Instead of titillating, Godzilla leaves nothing to the imagination, making Luke Ostler & Simon Evans wishing they’d installed a dimmer switch…
Godzilla lurches onto this summer’s screens in classic monster movie fashion, and as always the whole world knows about it. What they might not know is that this is British director Duncan Edwards’ ‘difficult second film’ following the low-budget but critically acclaimed Monsters. In one sense Edwards seems a natural choice as director of this most monster of movies; after all, there are monsters in Monsters. But look a little closer and the decision is not such a natural one, because there were actually very few monsters in Monsters. The shining success of that film was to be found in the believable and enjoyable relationship that developed between the lead (human) characters. Godzilla, on the other hand, is far less concerned with character than it is with special effects piled on top of special effects. And yes, we’ll stop saying monsters for a bit if you promise to read on.
So here we go with the customary outline of the first third of the plot. Or we would, but in this case the viewer might feel a little insulted if we presume they’ve never heard of mighty lizard king Godzilla or seen one of his vast library of silver screen adaptations. Furthermore, it would waste our time to write it and your time to read it (note to self: stop writing this paragraph). Yes, this is a Godzilla film and no, there isn’t anything revolutionary in the set-up or narrative that warrants explanation.
The cast seems to have been hand-picked from the most recent who’s who of US film and television; Brit Aaron Taylor Johnson of Nowhere Boy and Kiss-Ass fame is our commando type, a leading man born to save the world at all costs. Elizabeth Olsen, who burst onto the scene with the acclaimed Martha Marcy May Marlene and has put in some solid shifts since, plays Taylor-Johnson’s girlfriend. The really big draw here, though, is Bryan Cranston, currently the biggest name in television thanks to Breaking Bad, while a plethora of familiar faces fill out the supporting roles. Ken Watanabe (The Last Samurai, Inception) turns up as a Japanese scientist furrowing his brow at the military machine and presumably wondering how America got hold of the Godzilla copyright. David Strathairn of Good Night and Good Luck shows up as the ubiquitous buzzcutted soldier in charge of the American world police-style counter-monster initiative. Sally Hawkins, most recently seen in Blue Jasmine, is disarmingly straight-faced as another expert military adviser, and let’s not forget the omnipresent Juliette Binoche appearing as Cranston’s wife in a role so brief you wonder if she got paid. Despite this weighty cast, it’s a disappointment not to see Scoot McNairy and Whitney Able, the two stars of Monsters, feature in the picture.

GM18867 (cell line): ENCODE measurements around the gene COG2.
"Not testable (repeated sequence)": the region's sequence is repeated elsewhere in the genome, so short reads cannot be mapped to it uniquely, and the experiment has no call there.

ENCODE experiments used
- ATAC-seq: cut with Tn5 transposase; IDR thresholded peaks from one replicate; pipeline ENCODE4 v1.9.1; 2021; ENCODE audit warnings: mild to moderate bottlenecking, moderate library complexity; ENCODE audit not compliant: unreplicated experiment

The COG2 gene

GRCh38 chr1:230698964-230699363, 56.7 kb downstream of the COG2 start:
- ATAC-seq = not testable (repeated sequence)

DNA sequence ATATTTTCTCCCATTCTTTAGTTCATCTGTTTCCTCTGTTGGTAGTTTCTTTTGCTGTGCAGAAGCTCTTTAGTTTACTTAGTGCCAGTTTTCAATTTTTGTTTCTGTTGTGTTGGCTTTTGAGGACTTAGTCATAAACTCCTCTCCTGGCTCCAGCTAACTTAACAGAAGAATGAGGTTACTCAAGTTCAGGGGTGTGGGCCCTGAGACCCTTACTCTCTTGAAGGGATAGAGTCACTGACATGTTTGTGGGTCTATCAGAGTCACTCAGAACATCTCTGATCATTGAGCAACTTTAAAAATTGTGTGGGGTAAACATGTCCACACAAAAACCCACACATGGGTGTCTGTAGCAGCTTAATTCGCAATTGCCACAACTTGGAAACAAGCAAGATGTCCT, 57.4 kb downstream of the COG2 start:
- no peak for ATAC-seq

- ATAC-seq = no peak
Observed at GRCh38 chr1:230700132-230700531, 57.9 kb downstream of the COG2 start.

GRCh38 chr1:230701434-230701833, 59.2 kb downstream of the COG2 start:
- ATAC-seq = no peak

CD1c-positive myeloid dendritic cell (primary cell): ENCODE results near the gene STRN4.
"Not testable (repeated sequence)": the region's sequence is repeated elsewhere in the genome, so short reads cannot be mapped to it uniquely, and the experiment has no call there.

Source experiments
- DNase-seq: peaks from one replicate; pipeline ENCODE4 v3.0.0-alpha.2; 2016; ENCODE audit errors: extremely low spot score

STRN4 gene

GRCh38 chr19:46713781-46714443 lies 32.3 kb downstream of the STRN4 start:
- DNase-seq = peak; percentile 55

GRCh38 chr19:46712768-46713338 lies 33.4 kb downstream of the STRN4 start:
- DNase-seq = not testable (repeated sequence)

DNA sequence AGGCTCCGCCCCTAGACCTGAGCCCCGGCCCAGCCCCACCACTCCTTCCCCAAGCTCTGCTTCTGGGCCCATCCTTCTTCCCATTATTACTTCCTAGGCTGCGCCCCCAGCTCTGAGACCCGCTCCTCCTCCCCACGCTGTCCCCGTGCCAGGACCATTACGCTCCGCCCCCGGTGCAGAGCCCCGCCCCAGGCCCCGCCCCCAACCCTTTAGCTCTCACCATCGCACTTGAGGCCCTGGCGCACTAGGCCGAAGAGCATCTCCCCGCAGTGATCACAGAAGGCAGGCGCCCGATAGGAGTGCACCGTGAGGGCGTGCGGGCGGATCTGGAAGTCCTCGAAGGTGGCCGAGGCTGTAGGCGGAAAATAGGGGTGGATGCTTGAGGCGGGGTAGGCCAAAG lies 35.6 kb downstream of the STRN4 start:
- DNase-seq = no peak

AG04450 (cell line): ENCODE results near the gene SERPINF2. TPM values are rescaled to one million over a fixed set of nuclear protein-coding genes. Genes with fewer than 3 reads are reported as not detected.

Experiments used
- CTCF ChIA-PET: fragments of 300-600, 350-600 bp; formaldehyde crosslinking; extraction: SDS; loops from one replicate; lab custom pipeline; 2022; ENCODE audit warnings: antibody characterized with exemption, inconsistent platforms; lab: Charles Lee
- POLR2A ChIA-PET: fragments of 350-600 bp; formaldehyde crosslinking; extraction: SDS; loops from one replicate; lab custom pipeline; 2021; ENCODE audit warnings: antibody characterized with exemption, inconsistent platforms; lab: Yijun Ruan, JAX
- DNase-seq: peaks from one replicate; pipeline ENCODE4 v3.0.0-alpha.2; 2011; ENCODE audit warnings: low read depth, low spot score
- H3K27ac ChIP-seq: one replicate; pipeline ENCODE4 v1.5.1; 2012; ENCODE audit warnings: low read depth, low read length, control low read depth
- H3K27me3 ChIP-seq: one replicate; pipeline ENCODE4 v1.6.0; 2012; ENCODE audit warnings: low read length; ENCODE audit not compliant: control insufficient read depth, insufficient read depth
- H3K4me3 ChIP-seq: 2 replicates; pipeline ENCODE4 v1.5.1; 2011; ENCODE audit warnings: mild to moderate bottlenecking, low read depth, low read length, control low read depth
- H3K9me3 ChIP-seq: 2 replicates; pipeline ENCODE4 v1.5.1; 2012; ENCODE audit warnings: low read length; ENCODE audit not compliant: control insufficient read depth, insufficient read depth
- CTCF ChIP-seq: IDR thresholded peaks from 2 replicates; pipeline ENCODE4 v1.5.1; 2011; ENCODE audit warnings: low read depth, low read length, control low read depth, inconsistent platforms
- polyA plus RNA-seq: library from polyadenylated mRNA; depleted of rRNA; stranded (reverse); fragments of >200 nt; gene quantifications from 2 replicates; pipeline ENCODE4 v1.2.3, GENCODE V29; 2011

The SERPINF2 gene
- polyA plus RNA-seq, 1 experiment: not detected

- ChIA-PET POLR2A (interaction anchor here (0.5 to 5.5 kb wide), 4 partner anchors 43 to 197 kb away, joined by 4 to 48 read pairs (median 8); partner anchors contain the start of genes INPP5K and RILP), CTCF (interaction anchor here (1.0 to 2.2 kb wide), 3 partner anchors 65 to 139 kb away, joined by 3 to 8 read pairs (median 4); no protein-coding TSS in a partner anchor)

In the interests of awarding credit where it’s due, visually this is a decent effort. The selection of behemoths on display convince as living creatures and the destruction wrought on the unsuspecting world looks plausible, if inconsequential. One stand-out scene shows our hero and his fellow commandos sky-diving into the twilight and through the clouds to parachute almost suicidally into the epicentre of an urban monster battle. It’s a thrilling sequence in 2D (the version we saw), so in 3D should be akin to a theme park ride.